And she must ALWAYS have a love interest. A Fault In Our Stars again-John Green honestly can’t write for shit in this regard. Augustus literally falls into Hazel’s lap despite the fact that she is suffering from a form of cancer that should make even the basic activities of life impossible (like sex; she’s hooked up to oxygen ffs,) she should look like crap, and he himself is dealing with the loss of a limb. All of these things would make simply relating to others impossible or hard. A major victory would be in just opening up, and not being paralyzed by the fear of death; to make a real friendship, one who isn’t driven away by the fear of caring for a girl who may very well die soon.

But no, we need lolhawtboy instantly falling in love and giving his life to her. Because that makes the women swoon, you know.


This is why Divergent succeeded. You tick off checkboxes, and the quality of writing doesn’t matter as much. The typical YA book aimed at women is more about a certain narrative than any real artistry. It avoids a lot of the hard questions about being a teen because the audience doesn’t want that. Heck, just writing about the changes your body goes through, or the voraciousness of the male sex drive would take a lot more artistry than your average girl in a dress book. Or facing that you might not get the boy, or just the hawt one, but that’s okay. There’s no complexity in that genre; just tick off the boxes and follow the script.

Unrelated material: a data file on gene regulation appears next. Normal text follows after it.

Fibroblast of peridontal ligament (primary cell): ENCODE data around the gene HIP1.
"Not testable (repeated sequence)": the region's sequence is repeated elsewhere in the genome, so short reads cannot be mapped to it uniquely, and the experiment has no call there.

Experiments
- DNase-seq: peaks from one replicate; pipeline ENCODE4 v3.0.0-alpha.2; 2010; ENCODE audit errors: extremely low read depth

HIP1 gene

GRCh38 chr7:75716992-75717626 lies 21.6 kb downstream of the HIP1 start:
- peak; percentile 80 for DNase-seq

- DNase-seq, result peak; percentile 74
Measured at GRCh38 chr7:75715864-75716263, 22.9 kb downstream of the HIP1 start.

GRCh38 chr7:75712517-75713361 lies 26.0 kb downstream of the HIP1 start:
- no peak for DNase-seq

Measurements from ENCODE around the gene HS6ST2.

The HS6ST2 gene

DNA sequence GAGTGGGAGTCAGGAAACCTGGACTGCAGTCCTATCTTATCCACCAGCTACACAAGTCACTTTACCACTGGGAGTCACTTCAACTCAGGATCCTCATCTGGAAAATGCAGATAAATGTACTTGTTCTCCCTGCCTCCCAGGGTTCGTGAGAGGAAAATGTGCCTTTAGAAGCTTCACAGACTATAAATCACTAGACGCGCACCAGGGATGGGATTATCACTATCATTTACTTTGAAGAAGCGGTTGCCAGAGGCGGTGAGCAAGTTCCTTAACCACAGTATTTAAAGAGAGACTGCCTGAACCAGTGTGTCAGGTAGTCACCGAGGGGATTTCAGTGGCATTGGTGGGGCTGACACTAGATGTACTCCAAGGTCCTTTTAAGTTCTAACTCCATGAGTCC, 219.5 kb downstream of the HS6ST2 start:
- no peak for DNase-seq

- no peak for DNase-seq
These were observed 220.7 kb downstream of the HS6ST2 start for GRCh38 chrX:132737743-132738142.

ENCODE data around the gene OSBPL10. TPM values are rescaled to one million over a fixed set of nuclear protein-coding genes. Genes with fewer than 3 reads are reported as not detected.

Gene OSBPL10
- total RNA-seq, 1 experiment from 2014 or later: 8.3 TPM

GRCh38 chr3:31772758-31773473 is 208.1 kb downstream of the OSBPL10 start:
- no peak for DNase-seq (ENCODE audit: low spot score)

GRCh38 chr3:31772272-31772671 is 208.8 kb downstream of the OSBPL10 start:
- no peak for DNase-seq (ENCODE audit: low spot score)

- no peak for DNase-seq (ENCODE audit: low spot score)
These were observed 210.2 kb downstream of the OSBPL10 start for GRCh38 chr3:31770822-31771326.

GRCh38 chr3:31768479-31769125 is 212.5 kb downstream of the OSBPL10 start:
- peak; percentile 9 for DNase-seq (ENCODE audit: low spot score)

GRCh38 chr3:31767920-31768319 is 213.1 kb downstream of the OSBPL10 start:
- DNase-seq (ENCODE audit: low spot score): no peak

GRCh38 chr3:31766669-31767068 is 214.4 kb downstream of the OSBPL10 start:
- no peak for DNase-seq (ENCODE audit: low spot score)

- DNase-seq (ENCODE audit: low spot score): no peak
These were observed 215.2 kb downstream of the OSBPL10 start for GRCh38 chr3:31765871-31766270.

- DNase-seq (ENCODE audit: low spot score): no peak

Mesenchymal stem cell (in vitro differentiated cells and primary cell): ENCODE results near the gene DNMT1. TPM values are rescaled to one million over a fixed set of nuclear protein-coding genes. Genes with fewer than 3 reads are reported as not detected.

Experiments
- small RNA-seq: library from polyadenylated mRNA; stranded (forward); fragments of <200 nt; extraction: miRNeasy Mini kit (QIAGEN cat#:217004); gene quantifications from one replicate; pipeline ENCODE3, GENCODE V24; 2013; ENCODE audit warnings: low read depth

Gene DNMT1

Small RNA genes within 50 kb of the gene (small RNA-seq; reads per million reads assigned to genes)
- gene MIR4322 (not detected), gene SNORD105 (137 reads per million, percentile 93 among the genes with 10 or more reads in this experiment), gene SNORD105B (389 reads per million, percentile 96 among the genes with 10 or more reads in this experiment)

3 Comments on “YA Cliches And Checkboxes”

  1. notleia says:

    I feel like I have to defend Scott Westerfeld, because he is a good writer. I don’t know if I would say that Deryn outclasses Alex that much, because it’s a bit apples to oranges with the difference between animal-based tech and the dieselpunk. Plus, she’s led a more practical life than he has, but by book 2 he seems to be closing the distance quite a bit.